He Got Game (1998)
I admit that I approached this film, not knowing much about it, with low expectations, afraid it might be a sports movie (not my favourite film genre). What I saw, however, was an emotionally involving, at times powerful, study of the contentious relationship between a father and his son.
Written and directed by Spike Lee, basketball plays a key lynch pin in this relationship but the film is not about the sport, per se. Ray Allen plays a basketball high school player who is the nation's top recruit (he's already a star in his neighbourhood) who must choose which university he will attend (and they all want him).
But Allen is also a mature young man who has raised his young sister by himself after his father is sent to prison for the death of his mother. The father, played by Denzel Washington, receives an offer from the state governor, a basketball fanatic, to shorten his sentence if he can convince his son to go to the governor's alma mater.
Washington is released (with two tough security personnel watching his every move) back into society for one week in an attempt to influence his son's decision. The problem, though, is that the son wants nothing to do with the father following the death of his mother.
The sensitivity and intelligence of the film's screenplay makes for an involving film of human emotions. But the film also shows the leeches, exploiters and temptations that can surround a star athlete, even so emotionally grounded a one as that played by Allen here. Allen, by the way, is an NBA player who can really act in a completely convincing portrayal.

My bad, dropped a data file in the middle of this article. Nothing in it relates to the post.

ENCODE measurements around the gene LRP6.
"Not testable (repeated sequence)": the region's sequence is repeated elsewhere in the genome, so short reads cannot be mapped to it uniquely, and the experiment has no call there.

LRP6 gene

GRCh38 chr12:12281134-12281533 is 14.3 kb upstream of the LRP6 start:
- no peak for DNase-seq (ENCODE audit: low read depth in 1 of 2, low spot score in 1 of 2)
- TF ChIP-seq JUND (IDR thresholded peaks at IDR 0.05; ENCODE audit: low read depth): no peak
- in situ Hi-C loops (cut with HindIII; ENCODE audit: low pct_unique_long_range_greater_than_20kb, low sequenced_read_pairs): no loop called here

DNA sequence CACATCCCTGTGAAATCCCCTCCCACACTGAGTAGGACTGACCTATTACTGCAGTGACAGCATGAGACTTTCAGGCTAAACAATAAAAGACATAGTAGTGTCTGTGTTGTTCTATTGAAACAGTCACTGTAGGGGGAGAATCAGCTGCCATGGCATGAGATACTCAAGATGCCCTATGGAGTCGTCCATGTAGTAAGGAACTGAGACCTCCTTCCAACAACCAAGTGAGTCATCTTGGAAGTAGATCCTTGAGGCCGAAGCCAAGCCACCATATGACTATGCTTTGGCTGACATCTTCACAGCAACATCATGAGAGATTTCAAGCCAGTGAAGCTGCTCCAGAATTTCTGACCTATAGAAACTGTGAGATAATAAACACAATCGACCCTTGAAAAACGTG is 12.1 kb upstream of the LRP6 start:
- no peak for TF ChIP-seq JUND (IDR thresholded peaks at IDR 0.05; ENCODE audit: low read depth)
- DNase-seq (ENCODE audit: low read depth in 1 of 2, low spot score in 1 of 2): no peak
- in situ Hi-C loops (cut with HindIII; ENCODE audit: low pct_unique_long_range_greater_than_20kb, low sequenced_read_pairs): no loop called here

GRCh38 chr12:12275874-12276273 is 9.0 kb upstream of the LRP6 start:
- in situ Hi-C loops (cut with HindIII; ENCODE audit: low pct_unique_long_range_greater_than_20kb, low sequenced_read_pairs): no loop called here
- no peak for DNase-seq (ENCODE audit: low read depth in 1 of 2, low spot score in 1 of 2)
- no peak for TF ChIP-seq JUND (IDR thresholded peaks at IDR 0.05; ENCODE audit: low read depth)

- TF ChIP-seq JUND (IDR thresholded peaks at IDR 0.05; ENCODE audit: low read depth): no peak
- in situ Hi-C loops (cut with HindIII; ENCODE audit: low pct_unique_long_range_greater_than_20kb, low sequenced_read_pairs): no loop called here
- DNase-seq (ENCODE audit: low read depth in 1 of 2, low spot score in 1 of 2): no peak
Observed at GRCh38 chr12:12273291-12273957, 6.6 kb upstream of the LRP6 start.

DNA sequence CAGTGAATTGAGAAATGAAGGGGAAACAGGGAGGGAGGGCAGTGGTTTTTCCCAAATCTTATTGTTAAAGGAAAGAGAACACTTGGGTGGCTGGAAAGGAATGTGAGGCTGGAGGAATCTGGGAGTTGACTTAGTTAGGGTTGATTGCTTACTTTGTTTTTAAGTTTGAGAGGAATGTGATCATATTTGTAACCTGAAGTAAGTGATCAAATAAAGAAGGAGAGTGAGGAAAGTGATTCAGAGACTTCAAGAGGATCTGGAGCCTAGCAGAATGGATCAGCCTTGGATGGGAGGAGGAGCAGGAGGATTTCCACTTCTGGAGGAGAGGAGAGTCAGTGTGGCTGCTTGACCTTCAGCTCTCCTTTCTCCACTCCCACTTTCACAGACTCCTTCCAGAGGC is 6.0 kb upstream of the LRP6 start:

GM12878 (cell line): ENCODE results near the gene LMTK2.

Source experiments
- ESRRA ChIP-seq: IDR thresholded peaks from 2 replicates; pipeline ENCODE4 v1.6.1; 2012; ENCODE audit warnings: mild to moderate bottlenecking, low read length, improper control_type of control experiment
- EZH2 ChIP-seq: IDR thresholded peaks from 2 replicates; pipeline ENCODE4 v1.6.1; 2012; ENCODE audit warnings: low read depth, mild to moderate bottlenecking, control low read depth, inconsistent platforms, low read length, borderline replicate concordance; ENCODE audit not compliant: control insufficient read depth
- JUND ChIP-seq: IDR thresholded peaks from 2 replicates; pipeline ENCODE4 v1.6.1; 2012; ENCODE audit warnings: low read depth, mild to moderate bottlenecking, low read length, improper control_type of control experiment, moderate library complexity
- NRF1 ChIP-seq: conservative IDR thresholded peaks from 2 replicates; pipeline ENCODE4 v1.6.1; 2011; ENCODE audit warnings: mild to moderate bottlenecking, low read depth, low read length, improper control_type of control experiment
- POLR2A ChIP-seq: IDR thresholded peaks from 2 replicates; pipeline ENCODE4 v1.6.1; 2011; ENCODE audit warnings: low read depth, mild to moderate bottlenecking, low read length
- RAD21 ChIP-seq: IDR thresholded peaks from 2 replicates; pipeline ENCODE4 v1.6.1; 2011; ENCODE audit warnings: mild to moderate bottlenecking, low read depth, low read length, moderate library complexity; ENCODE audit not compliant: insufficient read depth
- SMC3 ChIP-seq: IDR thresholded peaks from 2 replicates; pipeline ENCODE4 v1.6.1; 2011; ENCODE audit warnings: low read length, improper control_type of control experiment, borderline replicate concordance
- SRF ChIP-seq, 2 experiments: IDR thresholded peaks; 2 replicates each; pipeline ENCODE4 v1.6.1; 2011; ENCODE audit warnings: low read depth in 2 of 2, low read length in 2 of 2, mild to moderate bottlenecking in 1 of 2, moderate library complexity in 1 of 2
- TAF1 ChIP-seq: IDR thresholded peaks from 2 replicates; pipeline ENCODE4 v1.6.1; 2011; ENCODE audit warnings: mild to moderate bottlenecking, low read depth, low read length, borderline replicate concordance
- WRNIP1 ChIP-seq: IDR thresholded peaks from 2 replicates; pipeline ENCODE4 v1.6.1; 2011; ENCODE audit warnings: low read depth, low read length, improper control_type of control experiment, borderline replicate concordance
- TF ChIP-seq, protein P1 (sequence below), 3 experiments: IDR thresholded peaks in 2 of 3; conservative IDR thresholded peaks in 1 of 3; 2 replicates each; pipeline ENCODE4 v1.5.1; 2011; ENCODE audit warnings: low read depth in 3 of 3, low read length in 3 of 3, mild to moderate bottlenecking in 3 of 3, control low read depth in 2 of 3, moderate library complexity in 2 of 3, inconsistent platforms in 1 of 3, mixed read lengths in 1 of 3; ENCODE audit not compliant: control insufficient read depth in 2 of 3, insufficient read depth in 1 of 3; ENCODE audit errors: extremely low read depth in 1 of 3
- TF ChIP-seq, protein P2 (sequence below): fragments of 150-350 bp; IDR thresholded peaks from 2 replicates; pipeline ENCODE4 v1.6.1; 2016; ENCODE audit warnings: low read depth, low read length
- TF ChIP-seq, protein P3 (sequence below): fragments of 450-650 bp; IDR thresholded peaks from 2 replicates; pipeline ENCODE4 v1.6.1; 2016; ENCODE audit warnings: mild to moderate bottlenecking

Milla Jovovich also appears as a pimp abused hooker to whom Washington extends a sympathetic hand.
Washington delivers a beautifully controlled understated performance, the power of his emotions just beneath the surface. One of the film's most memorable scenes is that in which the emotionally stoic father visits the grave of his wife for the first time in years. In just a few seconds of screen time Spike Lee powerfully conveys the depth of this man's true feelings for his wife.
It's a long film at well over two hours, perhaps my chief grievance with it. Nevertheless, I would highly recommend He Got Game as strong dramatic fare. The on location shooting (Chicago, I believe) brings great credibility to the tale.
This is the most recent in a series of Denzel Washington films I have viewed for the first time. I was not disappointed. He's an actor who continues to supply me with unyielding treasures, some big, some small, when viewing his performances.
3 out of 4.